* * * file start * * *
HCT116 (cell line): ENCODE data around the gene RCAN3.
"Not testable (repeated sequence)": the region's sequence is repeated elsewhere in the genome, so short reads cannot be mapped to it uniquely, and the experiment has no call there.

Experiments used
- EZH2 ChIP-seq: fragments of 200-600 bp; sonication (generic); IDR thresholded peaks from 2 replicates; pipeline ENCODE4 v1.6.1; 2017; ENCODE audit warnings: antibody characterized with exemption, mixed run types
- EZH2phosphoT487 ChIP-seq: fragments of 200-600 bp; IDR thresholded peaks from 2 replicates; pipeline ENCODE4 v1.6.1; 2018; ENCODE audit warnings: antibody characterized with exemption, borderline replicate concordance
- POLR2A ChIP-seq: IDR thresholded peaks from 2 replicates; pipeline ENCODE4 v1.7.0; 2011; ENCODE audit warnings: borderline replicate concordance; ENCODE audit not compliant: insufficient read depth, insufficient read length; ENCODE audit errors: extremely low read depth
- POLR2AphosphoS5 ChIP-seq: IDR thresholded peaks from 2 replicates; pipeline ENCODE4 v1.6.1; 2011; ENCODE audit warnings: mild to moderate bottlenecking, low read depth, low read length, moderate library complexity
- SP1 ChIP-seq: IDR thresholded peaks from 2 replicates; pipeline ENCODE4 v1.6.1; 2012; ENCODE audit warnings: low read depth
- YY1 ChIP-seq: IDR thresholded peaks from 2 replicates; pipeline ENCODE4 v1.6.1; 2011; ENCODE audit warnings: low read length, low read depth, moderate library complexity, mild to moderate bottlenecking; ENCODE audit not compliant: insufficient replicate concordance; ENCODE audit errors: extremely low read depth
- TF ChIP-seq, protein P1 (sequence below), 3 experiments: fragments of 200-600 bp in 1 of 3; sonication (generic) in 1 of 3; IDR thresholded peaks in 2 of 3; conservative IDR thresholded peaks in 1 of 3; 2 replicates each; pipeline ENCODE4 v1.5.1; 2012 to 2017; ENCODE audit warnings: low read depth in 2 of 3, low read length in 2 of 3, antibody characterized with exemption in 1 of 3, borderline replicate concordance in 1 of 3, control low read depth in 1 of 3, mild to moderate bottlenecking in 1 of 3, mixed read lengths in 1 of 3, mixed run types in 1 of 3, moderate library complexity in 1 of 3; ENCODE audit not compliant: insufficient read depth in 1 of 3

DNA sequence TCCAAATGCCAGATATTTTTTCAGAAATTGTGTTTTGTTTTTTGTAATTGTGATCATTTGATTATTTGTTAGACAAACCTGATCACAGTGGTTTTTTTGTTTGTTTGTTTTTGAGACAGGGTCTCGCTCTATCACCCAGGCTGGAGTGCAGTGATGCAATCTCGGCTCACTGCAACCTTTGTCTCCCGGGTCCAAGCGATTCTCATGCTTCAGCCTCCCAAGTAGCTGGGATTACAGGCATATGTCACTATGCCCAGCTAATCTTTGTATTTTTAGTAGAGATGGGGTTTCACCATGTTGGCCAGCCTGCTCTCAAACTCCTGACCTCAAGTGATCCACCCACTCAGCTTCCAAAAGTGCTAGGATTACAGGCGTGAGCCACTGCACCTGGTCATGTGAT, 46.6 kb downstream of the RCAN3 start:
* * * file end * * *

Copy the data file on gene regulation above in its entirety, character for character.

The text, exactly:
HCT116 (cell line): ENCODE data around the gene RCAN3.
"Not testable (repeated sequence)": the region's sequence is repeated elsewhere in the genome, so short reads cannot be mapped to it uniquely, and the experiment has no call there.

Experiments used
- EZH2 ChIP-seq: fragments of 200-600 bp; sonication (generic); IDR thresholded peaks from 2 replicates; pipeline ENCODE4 v1.6.1; 2017; ENCODE audit warnings: antibody characterized with exemption, mixed run types
- EZH2phosphoT487 ChIP-seq: fragments of 200-600 bp; IDR thresholded peaks from 2 replicates; pipeline ENCODE4 v1.6.1; 2018; ENCODE audit warnings: antibody characterized with exemption, borderline replicate concordance
- POLR2A ChIP-seq: IDR thresholded peaks from 2 replicates; pipeline ENCODE4 v1.7.0; 2011; ENCODE audit warnings: borderline replicate concordance; ENCODE audit not compliant: insufficient read depth, insufficient read length; ENCODE audit errors: extremely low read depth
- POLR2AphosphoS5 ChIP-seq: IDR thresholded peaks from 2 replicates; pipeline ENCODE4 v1.6.1; 2011; ENCODE audit warnings: mild to moderate bottlenecking, low read depth, low read length, moderate library complexity
- SP1 ChIP-seq: IDR thresholded peaks from 2 replicates; pipeline ENCODE4 v1.6.1; 2012; ENCODE audit warnings: low read depth
- YY1 ChIP-seq: IDR thresholded peaks from 2 replicates; pipeline ENCODE4 v1.6.1; 2011; ENCODE audit warnings: low read length, low read depth, moderate library complexity, mild to moderate bottlenecking; ENCODE audit not compliant: insufficient replicate concordance; ENCODE audit errors: extremely low read depth
- TF ChIP-seq, protein P1 (sequence below), 3 experiments: fragments of 200-600 bp in 1 of 3; sonication (generic) in 1 of 3; IDR thresholded peaks in 2 of 3; conservative IDR thresholded peaks in 1 of 3; 2 replicates each; pipeline ENCODE4 v1.5.1; 2012 to 2017; ENCODE audit warnings: low read depth in 2 of 3, low read length in 2 of 3, antibody characterized with exemption in 1 of 3, borderline replicate concordance in 1 of 3, control low read depth in 1 of 3, mild to moderate bottlenecking in 1 of 3, mixed read lengths in 1 of 3, mixed run types in 1 of 3, moderate library complexity in 1 of 3; ENCODE audit not compliant: insufficient read depth in 1 of 3

DNA sequence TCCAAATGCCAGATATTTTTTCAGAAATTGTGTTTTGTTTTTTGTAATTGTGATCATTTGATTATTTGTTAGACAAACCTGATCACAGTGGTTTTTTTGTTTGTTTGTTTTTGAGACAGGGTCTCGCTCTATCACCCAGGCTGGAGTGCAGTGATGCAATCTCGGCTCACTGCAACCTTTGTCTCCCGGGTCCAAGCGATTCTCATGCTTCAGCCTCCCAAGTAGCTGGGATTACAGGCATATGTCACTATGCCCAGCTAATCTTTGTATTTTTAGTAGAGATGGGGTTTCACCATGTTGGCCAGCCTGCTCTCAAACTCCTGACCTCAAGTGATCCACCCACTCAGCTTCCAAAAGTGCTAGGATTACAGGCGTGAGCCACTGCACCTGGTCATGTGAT, 46.6 kb downstream of the RCAN3 start: